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Parsons Lays Plans to Boost TW Stock

Sep 26, 2005  •  Post A Comment

When Time Warner Chairman and CEO Richard Parsons last week laid out for investors a plan to jump start his company’s languishing stock price, it appeared that he was drawing battle lines as much as he was mapping out a strategy.

In his first public statements to Wall Street since news that billionaire investor and takeover king Carl Icahn had set his sights on Time Warner, Mr. Parsons made clear that while he took Mr. Icahn’s concerns seriously, Time Warner’s management had a firm grip on how to goose Time Warner’s stock price, which has been stuck at around $18 a share for the past several months.

“When you look at what Carl is suggesting, he’s saying, ‘You’re heading in the right direction, but we would like you to get there faster and with more weight,'” Mr. Parsons told a group of investors attending a media conference sponsored by Goldman Sachs in New York. However, he made clear that many of Mr. Icahn’s suggestions fly in the face of management’s thinking.

Mr. Icahn, along with several large investors, has begun buying Time Warner shares in an effort to increase their stake in the media giant, which presently stands at just under 3 percent. He wants to press the company to completely spin off its cable operation and increase the size of its stock buyback program to $20 billion from the current level of $5 billion. He is also looking to nominate at least one person to the Time Warner board of directors.

Mr. Parsons all but ruled out a complete spinoff of Time Warner Cable, saying the cable unit is very much a strategic asset for the media company, particularly as rival media companies increasingly own distribution assets. Calling it the equivalent of having “a big brother in the schoolyard,” Mr. Parsons said owning distribution was a key factor that could help as Time Warner’s content businesses negotiate with cable and satellite operators, and prevent, as Mr. Parsons quipped, CNN from being moved to “channel 967 in digital land, where it’s still carried, but no one knows where the heck it is.”

“We need to be sitting on the other side so we know we can get our product to market,” Mr. Parsons said. “If I imagine a world where Rupert [Murdoch, chairman and CEO of News Corp.] captured all the satellite distribution, and Brian [Roberts, chairman and CEO of Comcast] had the cable distribution, I would not be a happy guy, even though they are my friends.”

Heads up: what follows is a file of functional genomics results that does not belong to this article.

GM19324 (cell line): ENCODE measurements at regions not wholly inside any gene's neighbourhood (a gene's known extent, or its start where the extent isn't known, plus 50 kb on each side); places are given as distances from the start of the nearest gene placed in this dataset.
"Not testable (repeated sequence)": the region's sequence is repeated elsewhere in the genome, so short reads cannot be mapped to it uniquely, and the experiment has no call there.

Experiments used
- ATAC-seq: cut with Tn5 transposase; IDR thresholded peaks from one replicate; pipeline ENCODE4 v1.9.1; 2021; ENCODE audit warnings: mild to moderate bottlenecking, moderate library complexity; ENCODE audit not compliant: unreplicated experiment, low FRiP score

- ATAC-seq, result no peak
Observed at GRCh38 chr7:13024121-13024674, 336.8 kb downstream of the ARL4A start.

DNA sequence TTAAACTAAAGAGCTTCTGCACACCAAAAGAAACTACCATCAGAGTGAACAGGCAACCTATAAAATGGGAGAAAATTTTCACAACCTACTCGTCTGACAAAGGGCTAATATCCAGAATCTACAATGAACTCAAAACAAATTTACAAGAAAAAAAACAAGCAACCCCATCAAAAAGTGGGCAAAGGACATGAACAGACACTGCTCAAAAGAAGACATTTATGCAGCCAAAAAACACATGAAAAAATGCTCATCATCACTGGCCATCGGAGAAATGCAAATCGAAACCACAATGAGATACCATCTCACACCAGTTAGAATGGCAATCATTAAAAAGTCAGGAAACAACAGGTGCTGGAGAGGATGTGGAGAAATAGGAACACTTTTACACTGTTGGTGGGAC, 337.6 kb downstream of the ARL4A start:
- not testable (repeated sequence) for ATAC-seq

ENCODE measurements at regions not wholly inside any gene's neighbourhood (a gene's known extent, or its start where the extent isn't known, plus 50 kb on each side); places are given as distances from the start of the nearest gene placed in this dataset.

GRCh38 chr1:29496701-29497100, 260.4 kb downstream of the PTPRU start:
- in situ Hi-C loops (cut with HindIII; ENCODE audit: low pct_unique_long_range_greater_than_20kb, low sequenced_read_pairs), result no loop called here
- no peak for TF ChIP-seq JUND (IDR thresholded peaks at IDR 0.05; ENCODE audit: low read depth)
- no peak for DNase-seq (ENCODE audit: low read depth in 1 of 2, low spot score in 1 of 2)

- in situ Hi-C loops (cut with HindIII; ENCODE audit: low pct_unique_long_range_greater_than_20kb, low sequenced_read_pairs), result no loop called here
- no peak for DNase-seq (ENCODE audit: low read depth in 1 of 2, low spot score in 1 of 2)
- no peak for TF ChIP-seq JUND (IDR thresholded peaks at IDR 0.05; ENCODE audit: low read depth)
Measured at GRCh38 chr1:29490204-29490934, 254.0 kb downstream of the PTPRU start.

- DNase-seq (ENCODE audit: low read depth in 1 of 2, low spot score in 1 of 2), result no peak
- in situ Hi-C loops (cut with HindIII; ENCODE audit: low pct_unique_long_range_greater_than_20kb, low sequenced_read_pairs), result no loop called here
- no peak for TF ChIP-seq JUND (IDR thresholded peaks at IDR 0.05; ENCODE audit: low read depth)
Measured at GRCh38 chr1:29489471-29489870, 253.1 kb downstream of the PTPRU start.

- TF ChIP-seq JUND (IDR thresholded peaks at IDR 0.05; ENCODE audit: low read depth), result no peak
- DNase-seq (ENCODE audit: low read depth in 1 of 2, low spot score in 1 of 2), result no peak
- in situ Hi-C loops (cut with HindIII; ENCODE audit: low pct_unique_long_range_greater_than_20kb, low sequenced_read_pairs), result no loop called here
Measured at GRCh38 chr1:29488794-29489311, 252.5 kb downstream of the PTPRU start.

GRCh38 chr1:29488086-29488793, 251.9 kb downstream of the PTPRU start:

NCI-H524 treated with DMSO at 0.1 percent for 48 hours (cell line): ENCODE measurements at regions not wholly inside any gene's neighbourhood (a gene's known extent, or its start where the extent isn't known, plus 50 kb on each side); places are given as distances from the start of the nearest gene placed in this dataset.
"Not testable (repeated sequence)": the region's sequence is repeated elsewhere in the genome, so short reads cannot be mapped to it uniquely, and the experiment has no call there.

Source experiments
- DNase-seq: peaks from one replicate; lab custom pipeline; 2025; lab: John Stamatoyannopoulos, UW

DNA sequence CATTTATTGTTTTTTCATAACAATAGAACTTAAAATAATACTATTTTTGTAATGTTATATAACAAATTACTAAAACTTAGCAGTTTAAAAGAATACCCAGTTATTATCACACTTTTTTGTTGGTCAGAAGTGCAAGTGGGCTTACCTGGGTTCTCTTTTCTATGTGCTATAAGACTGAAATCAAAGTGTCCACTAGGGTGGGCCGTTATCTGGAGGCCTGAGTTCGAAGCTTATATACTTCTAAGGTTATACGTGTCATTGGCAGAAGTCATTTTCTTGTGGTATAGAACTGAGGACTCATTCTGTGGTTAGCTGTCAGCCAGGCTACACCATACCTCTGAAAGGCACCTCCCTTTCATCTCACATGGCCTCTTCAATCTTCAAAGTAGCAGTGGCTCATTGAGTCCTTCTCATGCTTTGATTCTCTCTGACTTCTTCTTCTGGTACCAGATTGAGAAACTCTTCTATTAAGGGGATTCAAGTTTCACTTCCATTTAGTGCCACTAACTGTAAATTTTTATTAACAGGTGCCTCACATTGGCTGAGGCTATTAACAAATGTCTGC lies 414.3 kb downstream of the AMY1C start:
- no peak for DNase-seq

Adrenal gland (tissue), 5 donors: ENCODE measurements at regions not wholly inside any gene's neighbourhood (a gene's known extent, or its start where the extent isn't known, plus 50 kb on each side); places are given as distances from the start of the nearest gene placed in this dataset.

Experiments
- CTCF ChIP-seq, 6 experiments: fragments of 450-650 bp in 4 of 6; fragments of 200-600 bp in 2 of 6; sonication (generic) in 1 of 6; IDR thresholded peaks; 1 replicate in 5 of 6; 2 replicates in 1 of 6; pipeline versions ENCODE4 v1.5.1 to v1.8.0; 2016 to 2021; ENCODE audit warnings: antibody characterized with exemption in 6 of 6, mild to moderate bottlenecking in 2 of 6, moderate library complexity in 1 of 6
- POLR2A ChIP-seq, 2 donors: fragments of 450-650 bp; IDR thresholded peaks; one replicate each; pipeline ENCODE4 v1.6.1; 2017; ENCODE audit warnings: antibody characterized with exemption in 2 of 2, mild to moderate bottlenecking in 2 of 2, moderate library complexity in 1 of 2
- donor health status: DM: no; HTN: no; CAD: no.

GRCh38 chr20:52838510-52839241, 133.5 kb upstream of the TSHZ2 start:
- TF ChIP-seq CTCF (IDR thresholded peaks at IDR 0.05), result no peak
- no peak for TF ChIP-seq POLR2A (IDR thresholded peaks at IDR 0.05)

Create Better Value in AOL

That doesn’t mean he wouldn’t consider reducing his stake in Time Warner down the road, however. Mr. Parsons said he would consider such a move if it made sense for the company.

But what he thinks will really enhance shareholder value is a plan to transform the company’s ailing America Online unit.

Mr. Parsons said a top priority of the company is to position AOL to take on Web titans such as Google or Yahoo! in order to grab a larger piece of the advertising pie. He added the unit has to migrate away from being solely dependent on subscription revenue toward more of an audience-based business. However, he said, AOL would not abandon its shrinking dial-up business altogether, since it still generates considerable cash.

As Mr. Parsons sees it, Time Warner’s stock woes can be traced to AOL, which has suffered amid accounting scandals and a shift away from its bread-and-butter dial-up service in favor of broadband. Mr. Parsons believes that if AOL could regain its footing, the overall company would see its stock price advance.

And analysts agree. “Indeed, a move to bolster AOL’s competitive position would directly address investor concern that management is not doing enough to create shareholder value, as successful execution of the shift to an advertising-based business for AOL is the single most important value driver for the company in our view,” said Jessica Reif Cohen, a media analyst for Merrill Lynch.